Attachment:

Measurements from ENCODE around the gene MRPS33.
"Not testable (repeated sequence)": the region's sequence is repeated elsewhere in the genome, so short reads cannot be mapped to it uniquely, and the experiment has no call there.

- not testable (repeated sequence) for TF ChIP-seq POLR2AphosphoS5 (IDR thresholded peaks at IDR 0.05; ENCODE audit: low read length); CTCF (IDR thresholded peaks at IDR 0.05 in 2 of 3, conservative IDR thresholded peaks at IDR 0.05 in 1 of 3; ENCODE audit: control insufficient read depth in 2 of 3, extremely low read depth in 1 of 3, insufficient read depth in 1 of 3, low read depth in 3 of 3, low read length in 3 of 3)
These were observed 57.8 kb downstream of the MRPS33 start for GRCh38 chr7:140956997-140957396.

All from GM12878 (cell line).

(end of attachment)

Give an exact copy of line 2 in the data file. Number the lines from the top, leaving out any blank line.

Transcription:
"Not testable (repeated sequence)": the region's sequence is repeated elsewhere in the genome, so short reads cannot be mapped to it uniquely, and the experiment has no call there.